The Times of India 1 September 1927

Photo: Liz Chater. The Enshrouding of Our Lord by Albert Edward Harris

Photo: Liz Chater. The Last Supper and the Holy Trinity above by Albert Edward Harris

Photo: Liz Chater. The dedication plaque of the Balthazar family.

In loving memory of Carapiet Balthazar & Hosannah Balthazar. The Altar piece consisting of three paintings representing
“The Holy Trinity”
“The Lord’s Supper”
And “the Enshrouding of Our Lord”
Painted by Mr. A.E. Harris an English artist was presented to The Holy Church of Nazareth Calcutta in July 1901, by their children.

1. Mrs. Annie A.T. Apcar
5. Miss Mary Balthazar
2. Mrs. Rosie A.M. Sarkies
6. Miss Aileen Balthazar
3. Mr. Gregory Balthazar
7. Mr. Balthazar Carapiet Balthazar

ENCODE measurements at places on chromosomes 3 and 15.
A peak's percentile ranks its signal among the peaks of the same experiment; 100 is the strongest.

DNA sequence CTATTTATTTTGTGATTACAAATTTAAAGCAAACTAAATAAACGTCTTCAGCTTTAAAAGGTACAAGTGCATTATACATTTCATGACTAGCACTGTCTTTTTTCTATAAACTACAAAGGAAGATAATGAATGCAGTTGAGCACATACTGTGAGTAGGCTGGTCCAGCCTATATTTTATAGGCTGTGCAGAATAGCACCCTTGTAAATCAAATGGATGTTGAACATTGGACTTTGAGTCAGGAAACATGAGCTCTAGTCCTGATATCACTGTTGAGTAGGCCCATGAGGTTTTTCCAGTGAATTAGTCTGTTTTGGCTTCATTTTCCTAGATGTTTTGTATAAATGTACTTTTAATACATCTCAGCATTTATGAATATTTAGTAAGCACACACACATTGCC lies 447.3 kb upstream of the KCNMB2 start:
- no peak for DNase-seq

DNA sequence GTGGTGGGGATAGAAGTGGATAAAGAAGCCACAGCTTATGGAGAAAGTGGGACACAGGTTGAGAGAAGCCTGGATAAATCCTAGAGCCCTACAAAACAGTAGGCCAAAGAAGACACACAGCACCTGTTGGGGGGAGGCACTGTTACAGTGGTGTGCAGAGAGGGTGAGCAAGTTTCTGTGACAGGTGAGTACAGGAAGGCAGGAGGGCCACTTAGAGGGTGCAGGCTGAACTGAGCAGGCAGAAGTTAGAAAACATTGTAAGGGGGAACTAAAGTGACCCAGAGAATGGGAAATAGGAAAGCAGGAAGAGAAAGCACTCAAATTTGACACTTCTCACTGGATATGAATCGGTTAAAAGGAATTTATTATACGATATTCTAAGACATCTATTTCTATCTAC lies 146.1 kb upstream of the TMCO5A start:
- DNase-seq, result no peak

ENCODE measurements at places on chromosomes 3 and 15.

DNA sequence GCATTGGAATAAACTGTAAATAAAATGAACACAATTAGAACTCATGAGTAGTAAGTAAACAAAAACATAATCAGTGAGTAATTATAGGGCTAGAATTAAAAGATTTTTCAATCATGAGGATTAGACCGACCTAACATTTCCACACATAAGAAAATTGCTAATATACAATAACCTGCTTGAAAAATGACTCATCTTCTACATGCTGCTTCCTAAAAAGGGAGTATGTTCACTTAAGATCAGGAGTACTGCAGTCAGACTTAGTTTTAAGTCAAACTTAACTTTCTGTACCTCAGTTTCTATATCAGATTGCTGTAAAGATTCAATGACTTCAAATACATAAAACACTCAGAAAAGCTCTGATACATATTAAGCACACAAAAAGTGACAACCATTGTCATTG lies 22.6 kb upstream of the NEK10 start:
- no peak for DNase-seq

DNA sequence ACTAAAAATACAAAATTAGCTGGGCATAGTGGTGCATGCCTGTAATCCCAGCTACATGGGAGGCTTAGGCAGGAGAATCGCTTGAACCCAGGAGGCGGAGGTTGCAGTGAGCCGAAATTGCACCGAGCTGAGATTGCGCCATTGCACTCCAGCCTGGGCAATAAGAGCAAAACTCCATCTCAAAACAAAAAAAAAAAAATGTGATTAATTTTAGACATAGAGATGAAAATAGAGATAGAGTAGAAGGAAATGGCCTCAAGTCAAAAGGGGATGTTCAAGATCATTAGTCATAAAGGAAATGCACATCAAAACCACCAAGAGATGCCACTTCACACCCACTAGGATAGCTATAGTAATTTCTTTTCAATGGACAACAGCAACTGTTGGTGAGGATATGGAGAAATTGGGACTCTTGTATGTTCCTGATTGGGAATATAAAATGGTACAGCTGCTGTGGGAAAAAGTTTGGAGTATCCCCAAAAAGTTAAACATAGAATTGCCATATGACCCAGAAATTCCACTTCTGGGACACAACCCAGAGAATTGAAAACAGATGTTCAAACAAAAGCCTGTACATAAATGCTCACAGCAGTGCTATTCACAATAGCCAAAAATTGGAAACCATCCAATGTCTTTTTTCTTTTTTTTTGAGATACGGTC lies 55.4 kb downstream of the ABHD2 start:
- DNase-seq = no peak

4. Mrs. Elizabeth M.J. Joakim
8. Miss Edith Balthazar

The Altar piece was with the sanction of His Eminence Bishop Malachi, the Prelate of Persia, India and the East consecrated on the 21st July 1901 by the Revds. Mesrope C. David and Basil P. Alexy during the Wardenship of Mr. Arratoon Thomas Apcar and Mr. Marcar Chater.

This tablet was placed by the Church Committee.

1. Mrs. Annie Apcar (nee Balthazar) was married to Toonie Apcar a barrister in Calcutta in 1890.[8] They had a daughter Catherine and the family settled in London. Their life and that of several members of other Armenians who migrated to England from India all feature in some detail in a book by Christopher Carlisle the son of Catherine aka Kitty.  “A Merry Widow And Two Gentlemen”[9]. Kitty kept hundreds of letters, sent to her by friends and family, this book is a lively and interesting read for unique Armenian social history in London.